A Rails Mistake

My website was my first public facing application that I created, thus it was bound to have some naive errors.

The primary, glaring error that I made was to start using Rails. I figured that learning how to use Ruby on Rails would provide job security alongside more applicable knowledge to be used in the future, such as “learning how to learn” as I always put it. But, for a small scale personal website, not only was using Rails overkill, but it hindered my ability to learn what Rail’s functions actually are and made me actively search how to cut down on the functions instead of learning how to use them.

Probably the most glaring issue is my decision to learn how to use a database, at least slightly. I made models for posts and projects within my portfolio to be handled and served from the database, with a title, content, and more. Thus, I needed a way to edit the database. So, I used active admin to make an admin site, but for security reasons I wanted the admin site to be hidden unless I needed to make a post. Code like this is the result:


  get '/admin', to: 'application#page_not_found'
  get '/admin/login', to: 'application#page_not_found'
  get '/admin/dashboard', to: 'application#page_not_found'
  get '/admin/admin_users', to: 'application#page_not_found'
  get '/admin/admin_users/:id', to: 'application#page_not_found'
  get '/admin/admin_users/:id/edit', to: 'application#page_not_found'
  get '/admin/admin_users/new', to: 'application#page_not_found'
  get '/admin/comments', to: 'application#page_not_found'
  get '/admin/posts', to: 'application#page_not_found'
  get '/admin/posts/:id', to: 'application#page_not_found'
  get '/admin/posts/:id/edit', to: 'application#page_not_found'
  get '/admin/posts/new', to: 'application#page_not_found'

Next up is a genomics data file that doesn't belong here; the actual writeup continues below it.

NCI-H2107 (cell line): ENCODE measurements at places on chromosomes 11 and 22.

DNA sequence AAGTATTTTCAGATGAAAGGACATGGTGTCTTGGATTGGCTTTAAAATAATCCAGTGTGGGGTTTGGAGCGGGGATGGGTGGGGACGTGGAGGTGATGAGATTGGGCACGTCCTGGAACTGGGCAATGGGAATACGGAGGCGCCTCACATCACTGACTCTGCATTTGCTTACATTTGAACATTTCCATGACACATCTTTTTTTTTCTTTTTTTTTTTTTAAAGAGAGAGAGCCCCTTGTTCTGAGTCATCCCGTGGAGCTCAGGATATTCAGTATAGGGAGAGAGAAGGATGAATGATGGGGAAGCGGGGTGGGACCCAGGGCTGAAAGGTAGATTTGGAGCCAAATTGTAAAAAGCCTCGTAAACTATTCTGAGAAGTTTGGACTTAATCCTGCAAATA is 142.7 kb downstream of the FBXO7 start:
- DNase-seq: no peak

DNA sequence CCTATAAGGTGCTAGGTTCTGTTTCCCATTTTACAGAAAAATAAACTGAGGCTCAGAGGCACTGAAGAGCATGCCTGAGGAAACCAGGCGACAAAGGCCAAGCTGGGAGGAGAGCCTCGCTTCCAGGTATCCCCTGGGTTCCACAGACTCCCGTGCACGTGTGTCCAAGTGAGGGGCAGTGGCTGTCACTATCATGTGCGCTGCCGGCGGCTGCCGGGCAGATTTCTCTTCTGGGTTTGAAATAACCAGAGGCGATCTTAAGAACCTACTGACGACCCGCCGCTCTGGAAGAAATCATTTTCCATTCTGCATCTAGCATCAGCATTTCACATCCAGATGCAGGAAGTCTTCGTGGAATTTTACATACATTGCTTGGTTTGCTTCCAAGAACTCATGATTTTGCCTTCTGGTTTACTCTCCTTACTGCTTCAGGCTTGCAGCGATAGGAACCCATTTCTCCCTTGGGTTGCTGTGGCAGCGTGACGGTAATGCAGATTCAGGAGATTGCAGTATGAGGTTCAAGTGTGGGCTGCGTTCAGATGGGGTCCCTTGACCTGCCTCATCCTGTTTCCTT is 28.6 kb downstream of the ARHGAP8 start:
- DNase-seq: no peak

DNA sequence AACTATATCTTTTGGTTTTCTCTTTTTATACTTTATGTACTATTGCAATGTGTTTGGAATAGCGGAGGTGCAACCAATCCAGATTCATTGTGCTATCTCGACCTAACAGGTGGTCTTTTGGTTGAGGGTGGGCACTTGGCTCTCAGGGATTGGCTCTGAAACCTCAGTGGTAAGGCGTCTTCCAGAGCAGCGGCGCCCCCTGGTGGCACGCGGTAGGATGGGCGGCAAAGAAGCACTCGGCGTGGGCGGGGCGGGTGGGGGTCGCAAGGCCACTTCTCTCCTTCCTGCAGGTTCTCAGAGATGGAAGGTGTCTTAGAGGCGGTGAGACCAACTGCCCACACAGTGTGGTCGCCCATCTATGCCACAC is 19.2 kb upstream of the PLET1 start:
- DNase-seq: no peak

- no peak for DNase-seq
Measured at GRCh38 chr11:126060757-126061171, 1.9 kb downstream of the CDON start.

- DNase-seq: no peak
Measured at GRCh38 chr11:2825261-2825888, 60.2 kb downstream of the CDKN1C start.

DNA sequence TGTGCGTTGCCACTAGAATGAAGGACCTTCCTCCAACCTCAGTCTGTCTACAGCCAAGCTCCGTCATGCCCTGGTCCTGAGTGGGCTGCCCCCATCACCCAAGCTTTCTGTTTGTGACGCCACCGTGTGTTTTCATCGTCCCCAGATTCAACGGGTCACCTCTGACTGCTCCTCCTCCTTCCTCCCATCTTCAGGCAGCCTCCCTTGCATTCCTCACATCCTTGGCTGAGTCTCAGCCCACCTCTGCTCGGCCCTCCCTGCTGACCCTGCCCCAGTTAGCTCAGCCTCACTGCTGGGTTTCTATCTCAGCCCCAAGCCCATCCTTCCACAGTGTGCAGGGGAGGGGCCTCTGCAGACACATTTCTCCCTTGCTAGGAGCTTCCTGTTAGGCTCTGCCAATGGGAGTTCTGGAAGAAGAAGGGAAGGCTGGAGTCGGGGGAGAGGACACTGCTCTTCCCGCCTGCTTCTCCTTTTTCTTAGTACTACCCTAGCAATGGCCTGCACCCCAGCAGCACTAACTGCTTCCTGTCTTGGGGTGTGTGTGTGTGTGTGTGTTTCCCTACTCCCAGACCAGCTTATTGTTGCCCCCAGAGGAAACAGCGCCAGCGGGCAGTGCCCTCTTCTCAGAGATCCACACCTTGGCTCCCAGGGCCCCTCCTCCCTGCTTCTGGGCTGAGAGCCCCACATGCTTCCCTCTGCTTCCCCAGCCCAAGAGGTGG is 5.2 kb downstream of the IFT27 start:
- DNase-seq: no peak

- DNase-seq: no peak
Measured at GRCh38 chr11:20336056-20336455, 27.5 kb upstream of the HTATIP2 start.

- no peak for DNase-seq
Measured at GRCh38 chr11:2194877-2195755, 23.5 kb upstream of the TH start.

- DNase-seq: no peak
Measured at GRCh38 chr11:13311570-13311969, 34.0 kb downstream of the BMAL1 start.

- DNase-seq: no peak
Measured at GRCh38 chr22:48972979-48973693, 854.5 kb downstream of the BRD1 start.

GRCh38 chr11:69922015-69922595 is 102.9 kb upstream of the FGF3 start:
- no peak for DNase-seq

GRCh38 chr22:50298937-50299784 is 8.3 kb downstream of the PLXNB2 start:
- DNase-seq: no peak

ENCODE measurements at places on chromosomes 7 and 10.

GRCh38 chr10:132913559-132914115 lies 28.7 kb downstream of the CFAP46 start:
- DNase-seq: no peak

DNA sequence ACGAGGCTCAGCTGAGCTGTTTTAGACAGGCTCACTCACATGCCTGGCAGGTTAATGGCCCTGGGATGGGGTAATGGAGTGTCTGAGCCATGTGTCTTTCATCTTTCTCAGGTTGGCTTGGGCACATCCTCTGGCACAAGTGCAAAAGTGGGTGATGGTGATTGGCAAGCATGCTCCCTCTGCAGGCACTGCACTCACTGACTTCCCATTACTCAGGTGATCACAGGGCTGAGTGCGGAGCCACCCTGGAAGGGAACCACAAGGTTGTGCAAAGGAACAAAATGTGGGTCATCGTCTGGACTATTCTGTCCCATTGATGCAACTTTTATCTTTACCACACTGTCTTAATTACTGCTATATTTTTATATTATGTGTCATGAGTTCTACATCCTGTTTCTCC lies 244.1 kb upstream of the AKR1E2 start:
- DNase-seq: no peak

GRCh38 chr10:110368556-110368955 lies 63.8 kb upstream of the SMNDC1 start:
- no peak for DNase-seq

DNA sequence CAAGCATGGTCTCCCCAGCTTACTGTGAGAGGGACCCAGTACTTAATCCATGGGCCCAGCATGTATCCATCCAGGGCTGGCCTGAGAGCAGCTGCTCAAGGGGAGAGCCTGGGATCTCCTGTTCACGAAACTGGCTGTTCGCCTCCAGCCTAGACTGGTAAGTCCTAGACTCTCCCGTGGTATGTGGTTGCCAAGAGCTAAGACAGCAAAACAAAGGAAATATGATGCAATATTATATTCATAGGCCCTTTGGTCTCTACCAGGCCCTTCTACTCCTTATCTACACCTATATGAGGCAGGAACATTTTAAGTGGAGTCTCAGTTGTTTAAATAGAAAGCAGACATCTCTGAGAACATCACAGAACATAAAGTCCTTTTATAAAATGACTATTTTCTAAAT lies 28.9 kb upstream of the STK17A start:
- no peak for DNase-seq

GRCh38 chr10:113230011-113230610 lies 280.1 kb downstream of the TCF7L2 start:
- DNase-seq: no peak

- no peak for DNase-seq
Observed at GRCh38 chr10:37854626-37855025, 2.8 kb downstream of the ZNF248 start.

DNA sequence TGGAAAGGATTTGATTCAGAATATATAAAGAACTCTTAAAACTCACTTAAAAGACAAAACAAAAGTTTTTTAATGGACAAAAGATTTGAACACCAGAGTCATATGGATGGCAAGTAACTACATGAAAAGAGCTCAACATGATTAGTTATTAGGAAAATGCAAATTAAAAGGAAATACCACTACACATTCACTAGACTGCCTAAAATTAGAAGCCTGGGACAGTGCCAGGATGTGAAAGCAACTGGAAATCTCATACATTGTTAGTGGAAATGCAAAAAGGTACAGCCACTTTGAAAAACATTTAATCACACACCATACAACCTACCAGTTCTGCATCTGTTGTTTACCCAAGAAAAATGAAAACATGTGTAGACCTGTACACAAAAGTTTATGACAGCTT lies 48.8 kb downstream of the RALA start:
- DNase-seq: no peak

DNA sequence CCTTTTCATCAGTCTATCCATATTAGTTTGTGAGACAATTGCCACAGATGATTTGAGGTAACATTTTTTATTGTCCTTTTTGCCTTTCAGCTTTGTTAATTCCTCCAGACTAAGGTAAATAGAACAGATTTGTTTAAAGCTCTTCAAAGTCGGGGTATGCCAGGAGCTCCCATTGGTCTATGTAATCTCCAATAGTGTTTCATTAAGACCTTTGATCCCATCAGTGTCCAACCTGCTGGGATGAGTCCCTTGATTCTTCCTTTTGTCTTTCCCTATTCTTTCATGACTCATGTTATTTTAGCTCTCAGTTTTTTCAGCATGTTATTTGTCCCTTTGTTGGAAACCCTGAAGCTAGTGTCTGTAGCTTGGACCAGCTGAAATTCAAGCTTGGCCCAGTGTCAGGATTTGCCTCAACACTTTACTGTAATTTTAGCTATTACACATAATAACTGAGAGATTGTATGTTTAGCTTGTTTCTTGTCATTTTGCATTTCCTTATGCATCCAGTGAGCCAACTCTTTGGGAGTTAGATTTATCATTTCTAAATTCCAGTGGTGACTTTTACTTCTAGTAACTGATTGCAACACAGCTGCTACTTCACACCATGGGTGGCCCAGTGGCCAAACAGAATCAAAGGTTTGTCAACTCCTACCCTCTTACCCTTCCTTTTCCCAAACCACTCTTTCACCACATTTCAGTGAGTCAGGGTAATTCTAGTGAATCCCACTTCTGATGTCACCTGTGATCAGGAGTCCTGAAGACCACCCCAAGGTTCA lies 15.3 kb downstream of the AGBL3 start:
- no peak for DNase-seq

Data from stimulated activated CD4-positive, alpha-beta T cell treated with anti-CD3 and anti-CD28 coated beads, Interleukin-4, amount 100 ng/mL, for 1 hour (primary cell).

get '/admin/posts/delete', to: 'application#page_not_found'
  get '/admin/projects', to: 'application#page_not_found'
  get '/admin/projects/:id', to: 'application#page_not_found'
  get '/admin/projects/:id/edit', to: 'application#page_not_found'
  get '/admin/projects/new', to: 'application#page_not_found'
  get '/admin/projects/delete', to: 'application#page_not_found'

This is some code that I am wildly ashamed of. I tried to remedy the situation with many searches for “Regex in rails routing” and similar queries as well as going through the docs (maybe not as diligently as I should have), but I could not find anything to remedy the situation, so I stuck with 17 lines completely dedicated to rerouting from admin pages so no one could see my admin page and exploit some strange security bug I had not found. I banked on the fact that my repository was private.

So yes, I made a mistake by learning Rails with a personal website. Currently, my website is made with Jekyll, where the port from rails took less than an hour and writing posts and portfolio entries became infinitely easier (it took longer than one hour to understand the setup on AWS rather than Heroku, but that’s a different story). Furthermore, I no longer have to deal with a database, which I tried to use for images within posts, but it did not turn out too well.

I no longer worry about writing posts, as it’s just simple markdown files. I no longer wrestle with Rails to change layouts and format the website, as Jekyll is less bloated and simply consists of writing text files on my computer without using ckeditor to write posts, where I can hardly read what I write because the page is so bloated and badly made. Using Vim for writing posts is simply far more efficient and fun.

So, what have I learned? Don’t go with an overkill solution to learn a skill. Not only did it hinder my website’s initial performance, but it also hindered my ability to learn Rails properly. That should have went without saying, but a single-man, watered-down version of Rails is just an annoyingly bloated version of Jekyll. Which sucks.